Special Report

Tenn. Gov. ‘Surprised’ Teachers Balking Over Data

By The Associated Press — January 05, 2010 2 min read

Gov. Phil Bredesen said Monday he’s confident lawmakers will approve sweeping education changes in a special session that begins next week, but he’s surprised that Tennessee’s main teachers’ union has balked at some of the proposals.

The Democratic governor wants performance evaluations and tenure decisions for teachers and principals to be based on student testing data. He also wants mandatory annual teacher assessments.

Bredesen has said the changes would give the state a better shot at a share of more than $4 billion in federal “Race to the Top” money.

“How well their students do — when we’ve got good data on that — certainly ought to be a point on which (teachers) are evaluated,” Bredesen said in an interview with The Associated Press. The governor said he was “a little surprised” at how quickly the Tennessee Education Association opposed the proposal.

“With the number of things I’ve done that they’ve been happy with over the years, I thought it was a little quick off the mark on the criticism of it,” he said. “It may be that they’re just constitutionally unable to accept anything that goes anywhere near tenure or those kinds of things.”

TEA lobbyist Jerry Winters said the group has agreed to annual assessments, but disagrees with the governor’s position on student testing data. He said they could not let “50 percent of a teacher’s evaluation be based on a snapshot test score on one day.”

“That is not something we can sell to our members,” Winters said.

Winters said negotiations have nevertheless been progressing.

In a speech to the Rotary Club of Nashville earlier in the day, Bredesen said he expects bipartisan support for his proposals to “improve the culture in our schools.”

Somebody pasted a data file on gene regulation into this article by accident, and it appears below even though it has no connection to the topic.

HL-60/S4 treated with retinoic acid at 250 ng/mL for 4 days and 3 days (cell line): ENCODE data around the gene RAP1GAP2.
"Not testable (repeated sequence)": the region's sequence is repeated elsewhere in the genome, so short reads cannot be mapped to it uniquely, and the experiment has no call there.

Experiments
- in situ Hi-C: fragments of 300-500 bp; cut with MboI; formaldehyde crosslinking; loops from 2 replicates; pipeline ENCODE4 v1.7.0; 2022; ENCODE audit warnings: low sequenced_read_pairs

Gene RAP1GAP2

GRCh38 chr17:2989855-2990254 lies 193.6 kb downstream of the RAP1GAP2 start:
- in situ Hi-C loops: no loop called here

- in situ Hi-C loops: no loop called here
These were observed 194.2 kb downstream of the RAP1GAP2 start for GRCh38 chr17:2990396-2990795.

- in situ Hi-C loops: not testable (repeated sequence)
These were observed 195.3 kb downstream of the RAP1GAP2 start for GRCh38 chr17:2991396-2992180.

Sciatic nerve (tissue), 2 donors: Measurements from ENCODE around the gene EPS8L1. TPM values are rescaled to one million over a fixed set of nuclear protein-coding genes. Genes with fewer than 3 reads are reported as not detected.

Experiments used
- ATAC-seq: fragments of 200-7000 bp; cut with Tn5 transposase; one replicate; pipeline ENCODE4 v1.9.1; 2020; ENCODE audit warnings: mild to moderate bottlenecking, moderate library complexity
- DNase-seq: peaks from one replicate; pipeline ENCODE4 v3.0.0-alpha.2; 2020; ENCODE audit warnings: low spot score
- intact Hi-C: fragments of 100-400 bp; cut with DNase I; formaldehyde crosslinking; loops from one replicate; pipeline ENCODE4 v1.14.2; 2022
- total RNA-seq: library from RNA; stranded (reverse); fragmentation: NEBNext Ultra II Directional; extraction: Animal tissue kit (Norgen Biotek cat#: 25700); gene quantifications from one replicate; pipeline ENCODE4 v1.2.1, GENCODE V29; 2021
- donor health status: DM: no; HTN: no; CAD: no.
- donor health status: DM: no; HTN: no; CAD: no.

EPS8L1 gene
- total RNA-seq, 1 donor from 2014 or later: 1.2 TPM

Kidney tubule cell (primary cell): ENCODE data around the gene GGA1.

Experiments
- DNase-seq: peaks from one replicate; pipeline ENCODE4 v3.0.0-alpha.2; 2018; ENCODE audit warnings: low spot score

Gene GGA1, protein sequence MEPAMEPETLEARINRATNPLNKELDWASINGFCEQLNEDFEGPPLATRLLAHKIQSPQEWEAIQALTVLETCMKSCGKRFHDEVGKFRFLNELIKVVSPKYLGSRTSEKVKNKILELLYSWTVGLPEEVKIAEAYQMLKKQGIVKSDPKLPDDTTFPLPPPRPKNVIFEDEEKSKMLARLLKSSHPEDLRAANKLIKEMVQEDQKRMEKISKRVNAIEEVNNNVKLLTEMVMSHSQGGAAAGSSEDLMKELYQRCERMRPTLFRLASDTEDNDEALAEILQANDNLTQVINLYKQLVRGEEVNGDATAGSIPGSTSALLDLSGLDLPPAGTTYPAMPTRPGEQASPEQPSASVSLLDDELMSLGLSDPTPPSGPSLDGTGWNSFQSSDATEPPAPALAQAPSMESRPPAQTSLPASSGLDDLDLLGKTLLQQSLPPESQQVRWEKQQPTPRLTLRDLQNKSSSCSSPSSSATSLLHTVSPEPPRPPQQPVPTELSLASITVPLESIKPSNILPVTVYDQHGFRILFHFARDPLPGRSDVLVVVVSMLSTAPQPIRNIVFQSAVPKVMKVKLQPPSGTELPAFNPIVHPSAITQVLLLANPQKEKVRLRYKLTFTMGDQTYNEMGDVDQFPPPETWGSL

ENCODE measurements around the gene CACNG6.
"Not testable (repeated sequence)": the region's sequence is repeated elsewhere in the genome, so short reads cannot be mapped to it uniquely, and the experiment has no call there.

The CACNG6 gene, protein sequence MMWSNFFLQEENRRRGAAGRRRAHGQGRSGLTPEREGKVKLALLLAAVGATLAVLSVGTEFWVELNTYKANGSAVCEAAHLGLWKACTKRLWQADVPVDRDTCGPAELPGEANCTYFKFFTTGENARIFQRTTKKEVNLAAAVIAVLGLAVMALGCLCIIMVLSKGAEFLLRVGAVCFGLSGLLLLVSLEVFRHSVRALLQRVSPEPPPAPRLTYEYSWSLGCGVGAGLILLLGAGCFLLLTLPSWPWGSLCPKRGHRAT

Bredesen said lawmakers need to approve those changes by Jan. 19 so they can be included as part of Tennessee’s application for the federal money.

Bredesen said Tennessee’s chances for “hundreds of millions of dollars” from the federal government will depend on getting the changes approved by the application deadline.

“They made it very clear that what will count is the status of things on the 19th of January,” he said. “They want to know if you have the legal authority in the state of Tennessee do these things when you file that application.”

Winters said the TEA also wants the state to earn the federal education dollars, but not at any cost.

“A lot of the Race to Top movement has been viewed by many teachers as all stick and no carrot,” he said.

Meanwhile, Bredesen wants to change the higher education funding formula to emphasize graduation rates rather than enrollment. He also said he wants the state’s community colleges to work together as more of a network than they do now.

The higher education element of the session could take several weeks longer than the K-12 segment.

The Legislature last met in a special session in 2006 to take up sweeping changes in state ethics laws in the aftermath of the FBI’s Tennessee Waltz bribery sting that led to the convictions of five former lawmakers.

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